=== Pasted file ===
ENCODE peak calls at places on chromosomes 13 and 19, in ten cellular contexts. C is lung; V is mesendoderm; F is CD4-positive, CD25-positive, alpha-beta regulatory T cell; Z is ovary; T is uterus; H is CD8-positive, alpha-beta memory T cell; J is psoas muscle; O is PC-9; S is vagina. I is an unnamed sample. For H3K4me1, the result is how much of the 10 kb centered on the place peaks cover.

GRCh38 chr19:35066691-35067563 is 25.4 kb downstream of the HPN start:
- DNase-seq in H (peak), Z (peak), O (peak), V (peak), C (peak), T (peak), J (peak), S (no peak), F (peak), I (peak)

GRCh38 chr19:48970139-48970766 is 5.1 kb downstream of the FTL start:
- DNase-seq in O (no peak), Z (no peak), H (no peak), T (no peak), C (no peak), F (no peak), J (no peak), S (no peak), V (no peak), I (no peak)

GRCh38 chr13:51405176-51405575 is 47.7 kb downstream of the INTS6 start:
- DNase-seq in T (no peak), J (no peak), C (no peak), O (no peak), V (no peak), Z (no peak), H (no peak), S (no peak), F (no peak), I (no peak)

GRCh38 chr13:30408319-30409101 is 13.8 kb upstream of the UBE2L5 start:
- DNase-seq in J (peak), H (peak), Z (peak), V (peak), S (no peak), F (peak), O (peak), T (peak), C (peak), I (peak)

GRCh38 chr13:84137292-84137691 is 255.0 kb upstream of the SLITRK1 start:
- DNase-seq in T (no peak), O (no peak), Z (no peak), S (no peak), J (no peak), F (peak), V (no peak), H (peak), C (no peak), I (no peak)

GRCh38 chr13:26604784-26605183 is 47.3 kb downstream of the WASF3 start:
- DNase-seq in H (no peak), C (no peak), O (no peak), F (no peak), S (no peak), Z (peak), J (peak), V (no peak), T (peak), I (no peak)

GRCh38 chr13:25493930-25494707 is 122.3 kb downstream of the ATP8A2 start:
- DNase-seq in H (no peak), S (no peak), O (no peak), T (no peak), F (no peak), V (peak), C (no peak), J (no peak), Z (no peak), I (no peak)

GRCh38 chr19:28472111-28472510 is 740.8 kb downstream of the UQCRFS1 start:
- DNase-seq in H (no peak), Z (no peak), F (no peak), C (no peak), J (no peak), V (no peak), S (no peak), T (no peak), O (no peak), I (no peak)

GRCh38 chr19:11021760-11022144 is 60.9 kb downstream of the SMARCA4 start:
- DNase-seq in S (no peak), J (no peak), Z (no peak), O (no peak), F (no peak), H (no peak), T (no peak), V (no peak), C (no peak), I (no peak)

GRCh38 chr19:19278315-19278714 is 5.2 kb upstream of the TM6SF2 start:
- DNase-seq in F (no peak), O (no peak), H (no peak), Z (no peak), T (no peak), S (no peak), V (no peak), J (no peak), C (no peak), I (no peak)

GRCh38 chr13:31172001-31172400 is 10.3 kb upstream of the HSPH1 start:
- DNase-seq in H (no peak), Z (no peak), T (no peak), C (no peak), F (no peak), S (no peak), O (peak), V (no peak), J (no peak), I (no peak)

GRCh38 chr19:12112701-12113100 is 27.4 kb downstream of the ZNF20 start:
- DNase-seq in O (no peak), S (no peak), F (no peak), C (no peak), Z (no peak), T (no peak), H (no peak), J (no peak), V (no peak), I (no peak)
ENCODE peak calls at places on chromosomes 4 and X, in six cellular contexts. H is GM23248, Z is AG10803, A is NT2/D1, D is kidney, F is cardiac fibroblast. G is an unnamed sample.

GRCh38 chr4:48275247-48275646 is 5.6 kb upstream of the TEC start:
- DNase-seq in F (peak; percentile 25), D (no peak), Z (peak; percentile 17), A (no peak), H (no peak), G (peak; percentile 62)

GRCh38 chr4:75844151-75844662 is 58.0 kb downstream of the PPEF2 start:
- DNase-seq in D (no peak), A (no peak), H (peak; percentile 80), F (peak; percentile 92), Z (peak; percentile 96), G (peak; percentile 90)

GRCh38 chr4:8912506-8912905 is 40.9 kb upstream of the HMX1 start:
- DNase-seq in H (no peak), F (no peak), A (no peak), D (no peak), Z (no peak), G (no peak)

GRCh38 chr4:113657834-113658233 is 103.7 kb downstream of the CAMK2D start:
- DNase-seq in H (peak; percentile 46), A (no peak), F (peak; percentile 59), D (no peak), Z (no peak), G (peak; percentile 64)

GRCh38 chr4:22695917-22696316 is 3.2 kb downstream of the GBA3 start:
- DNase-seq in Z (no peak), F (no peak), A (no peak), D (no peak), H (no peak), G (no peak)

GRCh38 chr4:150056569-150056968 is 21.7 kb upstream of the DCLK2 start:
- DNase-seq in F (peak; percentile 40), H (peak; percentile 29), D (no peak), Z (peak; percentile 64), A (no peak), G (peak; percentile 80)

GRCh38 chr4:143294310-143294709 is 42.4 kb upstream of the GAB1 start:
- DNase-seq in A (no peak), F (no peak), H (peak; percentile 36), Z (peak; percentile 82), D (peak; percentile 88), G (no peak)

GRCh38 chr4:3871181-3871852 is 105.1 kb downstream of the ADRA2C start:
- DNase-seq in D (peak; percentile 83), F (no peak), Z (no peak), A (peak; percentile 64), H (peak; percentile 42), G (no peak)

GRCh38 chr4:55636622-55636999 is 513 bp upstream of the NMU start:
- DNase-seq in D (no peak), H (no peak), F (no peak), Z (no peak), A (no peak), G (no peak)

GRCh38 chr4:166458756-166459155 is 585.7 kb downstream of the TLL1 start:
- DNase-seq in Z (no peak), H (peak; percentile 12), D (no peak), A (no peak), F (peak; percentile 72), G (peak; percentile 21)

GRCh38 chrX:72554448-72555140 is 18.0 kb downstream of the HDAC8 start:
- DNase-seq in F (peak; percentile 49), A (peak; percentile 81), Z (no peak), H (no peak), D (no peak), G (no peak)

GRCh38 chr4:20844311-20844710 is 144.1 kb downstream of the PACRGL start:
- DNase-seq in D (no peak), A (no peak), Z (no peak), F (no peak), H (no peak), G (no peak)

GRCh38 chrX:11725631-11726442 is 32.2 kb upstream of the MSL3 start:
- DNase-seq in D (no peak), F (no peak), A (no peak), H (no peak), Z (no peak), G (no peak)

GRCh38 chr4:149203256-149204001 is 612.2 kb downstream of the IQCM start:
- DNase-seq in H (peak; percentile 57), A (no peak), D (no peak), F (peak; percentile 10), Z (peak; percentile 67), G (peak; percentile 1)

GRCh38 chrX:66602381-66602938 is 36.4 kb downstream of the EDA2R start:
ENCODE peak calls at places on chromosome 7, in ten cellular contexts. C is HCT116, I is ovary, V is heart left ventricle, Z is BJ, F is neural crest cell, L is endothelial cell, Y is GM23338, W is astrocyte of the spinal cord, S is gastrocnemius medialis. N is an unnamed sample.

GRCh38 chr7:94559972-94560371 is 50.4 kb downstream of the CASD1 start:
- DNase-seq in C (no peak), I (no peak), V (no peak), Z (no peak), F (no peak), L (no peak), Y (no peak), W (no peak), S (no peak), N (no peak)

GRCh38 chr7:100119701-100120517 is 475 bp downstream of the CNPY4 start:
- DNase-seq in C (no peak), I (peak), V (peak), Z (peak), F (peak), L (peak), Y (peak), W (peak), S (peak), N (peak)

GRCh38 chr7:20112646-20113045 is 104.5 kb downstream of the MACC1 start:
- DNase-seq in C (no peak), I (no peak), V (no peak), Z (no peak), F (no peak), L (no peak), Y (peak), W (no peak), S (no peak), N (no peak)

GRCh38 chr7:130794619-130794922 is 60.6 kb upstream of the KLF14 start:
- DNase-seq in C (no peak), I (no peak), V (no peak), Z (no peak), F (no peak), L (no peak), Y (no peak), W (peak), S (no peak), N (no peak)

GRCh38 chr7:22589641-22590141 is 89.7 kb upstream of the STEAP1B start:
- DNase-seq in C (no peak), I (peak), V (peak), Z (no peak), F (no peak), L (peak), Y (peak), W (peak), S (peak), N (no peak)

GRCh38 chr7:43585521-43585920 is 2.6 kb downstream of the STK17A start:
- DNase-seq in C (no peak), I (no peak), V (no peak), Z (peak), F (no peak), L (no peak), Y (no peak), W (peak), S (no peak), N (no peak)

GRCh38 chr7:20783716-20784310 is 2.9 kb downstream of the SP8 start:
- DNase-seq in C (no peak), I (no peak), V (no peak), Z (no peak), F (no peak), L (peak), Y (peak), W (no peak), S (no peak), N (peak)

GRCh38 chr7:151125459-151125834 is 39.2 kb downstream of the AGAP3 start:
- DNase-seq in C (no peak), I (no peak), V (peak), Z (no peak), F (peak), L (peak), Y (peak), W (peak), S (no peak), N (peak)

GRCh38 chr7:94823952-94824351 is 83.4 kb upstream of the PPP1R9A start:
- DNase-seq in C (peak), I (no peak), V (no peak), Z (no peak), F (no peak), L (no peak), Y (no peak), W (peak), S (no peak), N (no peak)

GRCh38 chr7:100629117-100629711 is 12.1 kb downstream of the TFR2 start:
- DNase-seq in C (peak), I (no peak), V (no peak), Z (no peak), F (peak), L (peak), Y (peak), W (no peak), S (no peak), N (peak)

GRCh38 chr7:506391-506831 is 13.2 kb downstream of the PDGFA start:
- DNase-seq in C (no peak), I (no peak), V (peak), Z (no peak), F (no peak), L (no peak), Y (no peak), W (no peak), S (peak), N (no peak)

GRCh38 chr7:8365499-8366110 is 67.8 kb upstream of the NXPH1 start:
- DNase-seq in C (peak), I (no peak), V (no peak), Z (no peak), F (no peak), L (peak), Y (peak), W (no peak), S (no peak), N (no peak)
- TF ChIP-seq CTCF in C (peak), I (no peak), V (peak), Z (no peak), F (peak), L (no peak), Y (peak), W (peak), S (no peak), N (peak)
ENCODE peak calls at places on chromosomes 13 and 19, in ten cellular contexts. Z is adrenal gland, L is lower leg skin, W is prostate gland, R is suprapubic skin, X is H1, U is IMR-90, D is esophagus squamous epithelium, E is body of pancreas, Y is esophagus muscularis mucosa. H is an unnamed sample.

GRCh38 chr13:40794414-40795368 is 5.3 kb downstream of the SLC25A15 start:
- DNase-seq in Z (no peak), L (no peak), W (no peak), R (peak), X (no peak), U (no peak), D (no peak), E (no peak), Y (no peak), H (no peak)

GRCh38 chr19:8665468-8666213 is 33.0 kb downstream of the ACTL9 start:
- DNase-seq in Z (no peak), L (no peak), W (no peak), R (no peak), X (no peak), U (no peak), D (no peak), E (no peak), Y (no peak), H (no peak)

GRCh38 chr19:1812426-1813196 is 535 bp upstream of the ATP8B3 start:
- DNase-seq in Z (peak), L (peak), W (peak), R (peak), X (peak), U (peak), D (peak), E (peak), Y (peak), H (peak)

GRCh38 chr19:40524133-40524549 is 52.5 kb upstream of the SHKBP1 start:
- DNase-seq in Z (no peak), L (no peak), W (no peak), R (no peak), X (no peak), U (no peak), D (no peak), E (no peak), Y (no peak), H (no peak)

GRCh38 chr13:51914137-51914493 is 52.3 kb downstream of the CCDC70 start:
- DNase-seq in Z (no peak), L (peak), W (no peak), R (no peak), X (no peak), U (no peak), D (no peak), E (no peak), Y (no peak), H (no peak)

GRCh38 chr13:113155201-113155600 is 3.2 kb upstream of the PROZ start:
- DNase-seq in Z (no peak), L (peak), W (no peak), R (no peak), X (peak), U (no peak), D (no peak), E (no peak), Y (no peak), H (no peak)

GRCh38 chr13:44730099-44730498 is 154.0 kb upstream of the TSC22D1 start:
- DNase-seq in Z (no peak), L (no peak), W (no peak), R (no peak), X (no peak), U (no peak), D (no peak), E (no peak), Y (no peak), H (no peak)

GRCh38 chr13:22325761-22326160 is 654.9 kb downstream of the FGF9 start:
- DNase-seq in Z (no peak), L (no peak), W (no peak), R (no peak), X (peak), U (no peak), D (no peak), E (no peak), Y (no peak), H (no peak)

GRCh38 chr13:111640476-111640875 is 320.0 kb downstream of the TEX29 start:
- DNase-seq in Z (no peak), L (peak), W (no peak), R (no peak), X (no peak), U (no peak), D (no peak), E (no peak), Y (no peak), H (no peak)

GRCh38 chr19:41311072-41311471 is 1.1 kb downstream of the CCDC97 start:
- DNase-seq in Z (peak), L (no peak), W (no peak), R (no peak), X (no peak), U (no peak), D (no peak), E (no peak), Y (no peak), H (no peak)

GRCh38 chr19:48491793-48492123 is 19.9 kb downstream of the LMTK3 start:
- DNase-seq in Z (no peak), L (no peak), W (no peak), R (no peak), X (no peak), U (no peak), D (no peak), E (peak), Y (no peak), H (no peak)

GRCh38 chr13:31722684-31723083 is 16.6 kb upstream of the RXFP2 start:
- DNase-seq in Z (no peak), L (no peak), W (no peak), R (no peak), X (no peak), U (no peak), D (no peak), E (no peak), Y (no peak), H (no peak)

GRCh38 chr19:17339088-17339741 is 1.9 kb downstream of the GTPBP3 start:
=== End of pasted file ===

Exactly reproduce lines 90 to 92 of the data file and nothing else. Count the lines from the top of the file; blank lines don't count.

- DNase-seq in Z (no peak), L (no peak), W (no peak), R (no peak), X (no peak), U (no peak), D (no peak), E (no peak), Y (no peak), H (no peak)

GRCh38 chr13:51914137-51914493 is 52.3 kb downstream of the CCDC70 start:
- DNase-seq in Z (no peak), L (peak), W (no peak), R (no peak), X (no peak), U (no peak), D (no peak), E (no peak), Y (no peak), H (no peak)